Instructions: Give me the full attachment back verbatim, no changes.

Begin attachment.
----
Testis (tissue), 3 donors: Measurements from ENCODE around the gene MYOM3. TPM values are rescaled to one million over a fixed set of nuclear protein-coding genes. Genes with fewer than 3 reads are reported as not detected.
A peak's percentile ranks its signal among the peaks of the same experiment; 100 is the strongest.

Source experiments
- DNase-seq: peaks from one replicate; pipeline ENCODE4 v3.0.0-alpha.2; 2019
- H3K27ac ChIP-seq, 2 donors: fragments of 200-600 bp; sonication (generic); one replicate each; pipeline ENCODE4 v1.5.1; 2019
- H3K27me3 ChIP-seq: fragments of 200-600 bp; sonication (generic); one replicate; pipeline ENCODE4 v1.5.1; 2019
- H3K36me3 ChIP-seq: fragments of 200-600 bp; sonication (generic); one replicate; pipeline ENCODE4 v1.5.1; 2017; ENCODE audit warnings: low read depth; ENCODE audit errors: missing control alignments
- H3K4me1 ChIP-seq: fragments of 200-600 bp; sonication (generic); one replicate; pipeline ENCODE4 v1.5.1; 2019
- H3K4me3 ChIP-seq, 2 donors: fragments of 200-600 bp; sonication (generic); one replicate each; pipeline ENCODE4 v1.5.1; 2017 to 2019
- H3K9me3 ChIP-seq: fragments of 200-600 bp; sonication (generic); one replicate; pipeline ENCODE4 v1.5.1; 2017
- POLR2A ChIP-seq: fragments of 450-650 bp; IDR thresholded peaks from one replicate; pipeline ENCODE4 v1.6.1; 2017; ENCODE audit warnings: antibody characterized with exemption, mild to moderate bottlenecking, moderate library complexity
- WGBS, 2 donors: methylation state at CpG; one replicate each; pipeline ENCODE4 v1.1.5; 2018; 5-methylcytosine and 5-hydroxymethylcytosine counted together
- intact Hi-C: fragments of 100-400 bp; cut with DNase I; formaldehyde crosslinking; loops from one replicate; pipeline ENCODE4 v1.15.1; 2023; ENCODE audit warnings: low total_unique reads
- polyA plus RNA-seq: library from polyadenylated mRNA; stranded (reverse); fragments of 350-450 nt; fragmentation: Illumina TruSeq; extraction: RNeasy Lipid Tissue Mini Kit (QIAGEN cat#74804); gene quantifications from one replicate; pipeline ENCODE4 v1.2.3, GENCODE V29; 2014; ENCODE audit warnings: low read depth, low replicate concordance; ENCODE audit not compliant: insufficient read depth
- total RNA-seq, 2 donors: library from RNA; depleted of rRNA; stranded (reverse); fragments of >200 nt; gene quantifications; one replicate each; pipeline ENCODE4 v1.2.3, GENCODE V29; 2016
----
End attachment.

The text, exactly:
Testis (tissue), 3 donors: Measurements from ENCODE around the gene MYOM3. TPM values are rescaled to one million over a fixed set of nuclear protein-coding genes. Genes with fewer than 3 reads are reported as not detected.
A peak's percentile ranks its signal among the peaks of the same experiment; 100 is the strongest.

Source experiments
- DNase-seq: peaks from one replicate; pipeline ENCODE4 v3.0.0-alpha.2; 2019
- H3K27ac ChIP-seq, 2 donors: fragments of 200-600 bp; sonication (generic); one replicate each; pipeline ENCODE4 v1.5.1; 2019
- H3K27me3 ChIP-seq: fragments of 200-600 bp; sonication (generic); one replicate; pipeline ENCODE4 v1.5.1; 2019
- H3K36me3 ChIP-seq: fragments of 200-600 bp; sonication (generic); one replicate; pipeline ENCODE4 v1.5.1; 2017; ENCODE audit warnings: low read depth; ENCODE audit errors: missing control alignments
- H3K4me1 ChIP-seq: fragments of 200-600 bp; sonication (generic); one replicate; pipeline ENCODE4 v1.5.1; 2019
- H3K4me3 ChIP-seq, 2 donors: fragments of 200-600 bp; sonication (generic); one replicate each; pipeline ENCODE4 v1.5.1; 2017 to 2019
- H3K9me3 ChIP-seq: fragments of 200-600 bp; sonication (generic); one replicate; pipeline ENCODE4 v1.5.1; 2017
- POLR2A ChIP-seq: fragments of 450-650 bp; IDR thresholded peaks from one replicate; pipeline ENCODE4 v1.6.1; 2017; ENCODE audit warnings: antibody characterized with exemption, mild to moderate bottlenecking, moderate library complexity
- WGBS, 2 donors: methylation state at CpG; one replicate each; pipeline ENCODE4 v1.1.5; 2018; 5-methylcytosine and 5-hydroxymethylcytosine counted together
- intact Hi-C: fragments of 100-400 bp; cut with DNase I; formaldehyde crosslinking; loops from one replicate; pipeline ENCODE4 v1.15.1; 2023; ENCODE audit warnings: low total_unique reads
- polyA plus RNA-seq: library from polyadenylated mRNA; stranded (reverse); fragments of 350-450 nt; fragmentation: Illumina TruSeq; extraction: RNeasy Lipid Tissue Mini Kit (QIAGEN cat#74804); gene quantifications from one replicate; pipeline ENCODE4 v1.2.3, GENCODE V29; 2014; ENCODE audit warnings: low read depth, low replicate concordance; ENCODE audit not compliant: insufficient read depth
- total RNA-seq, 2 donors: library from RNA; depleted of rRNA; stranded (reverse); fragments of >200 nt; gene quantifications; one replicate each; pipeline ENCODE4 v1.2.3, GENCODE V29; 2016